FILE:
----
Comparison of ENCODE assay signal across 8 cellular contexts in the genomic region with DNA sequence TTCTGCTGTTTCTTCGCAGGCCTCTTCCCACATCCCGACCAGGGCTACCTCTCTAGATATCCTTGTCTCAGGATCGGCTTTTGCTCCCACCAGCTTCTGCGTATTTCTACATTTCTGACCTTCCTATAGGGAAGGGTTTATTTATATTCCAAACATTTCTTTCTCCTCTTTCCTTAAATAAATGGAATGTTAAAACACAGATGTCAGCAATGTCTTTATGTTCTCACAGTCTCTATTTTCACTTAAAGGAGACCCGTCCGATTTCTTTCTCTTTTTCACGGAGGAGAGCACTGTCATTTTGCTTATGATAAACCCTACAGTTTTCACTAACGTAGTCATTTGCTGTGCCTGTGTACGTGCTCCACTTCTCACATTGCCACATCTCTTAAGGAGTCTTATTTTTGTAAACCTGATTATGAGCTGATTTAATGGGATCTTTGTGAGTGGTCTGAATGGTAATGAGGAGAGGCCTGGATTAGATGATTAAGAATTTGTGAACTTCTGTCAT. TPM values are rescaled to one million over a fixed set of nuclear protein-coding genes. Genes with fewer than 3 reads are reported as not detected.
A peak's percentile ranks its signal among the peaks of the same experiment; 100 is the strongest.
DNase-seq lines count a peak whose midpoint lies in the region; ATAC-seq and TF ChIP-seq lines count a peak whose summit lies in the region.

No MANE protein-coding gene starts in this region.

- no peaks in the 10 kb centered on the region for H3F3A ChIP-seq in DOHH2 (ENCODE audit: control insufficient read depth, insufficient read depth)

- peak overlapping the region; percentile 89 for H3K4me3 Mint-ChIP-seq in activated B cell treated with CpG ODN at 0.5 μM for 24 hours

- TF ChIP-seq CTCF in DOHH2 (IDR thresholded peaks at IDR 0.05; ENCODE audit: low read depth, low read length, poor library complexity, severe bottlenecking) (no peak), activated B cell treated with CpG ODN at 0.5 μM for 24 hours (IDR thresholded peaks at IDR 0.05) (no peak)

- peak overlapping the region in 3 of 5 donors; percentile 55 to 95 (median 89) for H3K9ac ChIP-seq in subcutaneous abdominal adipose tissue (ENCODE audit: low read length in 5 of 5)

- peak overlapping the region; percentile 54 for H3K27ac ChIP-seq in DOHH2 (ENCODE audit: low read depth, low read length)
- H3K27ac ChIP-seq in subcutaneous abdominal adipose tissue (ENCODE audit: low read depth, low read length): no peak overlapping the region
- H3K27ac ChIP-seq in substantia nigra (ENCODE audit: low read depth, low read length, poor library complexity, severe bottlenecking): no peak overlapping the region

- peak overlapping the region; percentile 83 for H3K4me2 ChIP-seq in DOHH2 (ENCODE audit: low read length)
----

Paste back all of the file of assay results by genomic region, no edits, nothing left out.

Comparison of ENCODE assay signal across 8 cellular contexts in the genomic region with DNA sequence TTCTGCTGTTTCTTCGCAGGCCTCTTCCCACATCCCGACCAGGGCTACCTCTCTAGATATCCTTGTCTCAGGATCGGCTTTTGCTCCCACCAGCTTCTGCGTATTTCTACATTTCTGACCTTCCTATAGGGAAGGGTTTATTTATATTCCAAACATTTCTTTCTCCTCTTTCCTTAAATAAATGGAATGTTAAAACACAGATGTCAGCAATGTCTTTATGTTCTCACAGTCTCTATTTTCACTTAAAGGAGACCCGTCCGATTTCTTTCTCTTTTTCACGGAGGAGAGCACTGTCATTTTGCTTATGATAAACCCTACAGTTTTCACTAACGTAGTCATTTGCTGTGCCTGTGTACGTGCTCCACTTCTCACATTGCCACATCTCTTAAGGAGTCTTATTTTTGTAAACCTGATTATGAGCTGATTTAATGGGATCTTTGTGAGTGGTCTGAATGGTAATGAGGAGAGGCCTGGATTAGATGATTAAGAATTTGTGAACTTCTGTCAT. TPM values are rescaled to one million over a fixed set of nuclear protein-coding genes. Genes with fewer than 3 reads are reported as not detected.
A peak's percentile ranks its signal among the peaks of the same experiment; 100 is the strongest.
DNase-seq lines count a peak whose midpoint lies in the region; ATAC-seq and TF ChIP-seq lines count a peak whose summit lies in the region.

No MANE protein-coding gene starts in this region.

- no peaks in the 10 kb centered on the region for H3F3A ChIP-seq in DOHH2 (ENCODE audit: control insufficient read depth, insufficient read depth)

- peak overlapping the region; percentile 89 for H3K4me3 Mint-ChIP-seq in activated B cell treated with CpG ODN at 0.5 μM for 24 hours

- TF ChIP-seq CTCF in DOHH2 (IDR thresholded peaks at IDR 0.05; ENCODE audit: low read depth, low read length, poor library complexity, severe bottlenecking) (no peak), activated B cell treated with CpG ODN at 0.5 μM for 24 hours (IDR thresholded peaks at IDR 0.05) (no peak)

- peak overlapping the region in 3 of 5 donors; percentile 55 to 95 (median 89) for H3K9ac ChIP-seq in subcutaneous abdominal adipose tissue (ENCODE audit: low read length in 5 of 5)

- peak overlapping the region; percentile 54 for H3K27ac ChIP-seq in DOHH2 (ENCODE audit: low read depth, low read length)
- H3K27ac ChIP-seq in subcutaneous abdominal adipose tissue (ENCODE audit: low read depth, low read length): no peak overlapping the region
- H3K27ac ChIP-seq in substantia nigra (ENCODE audit: low read depth, low read length, poor library complexity, severe bottlenecking): no peak overlapping the region

- peak overlapping the region; percentile 83 for H3K4me2 ChIP-seq in DOHH2 (ENCODE audit: low read length)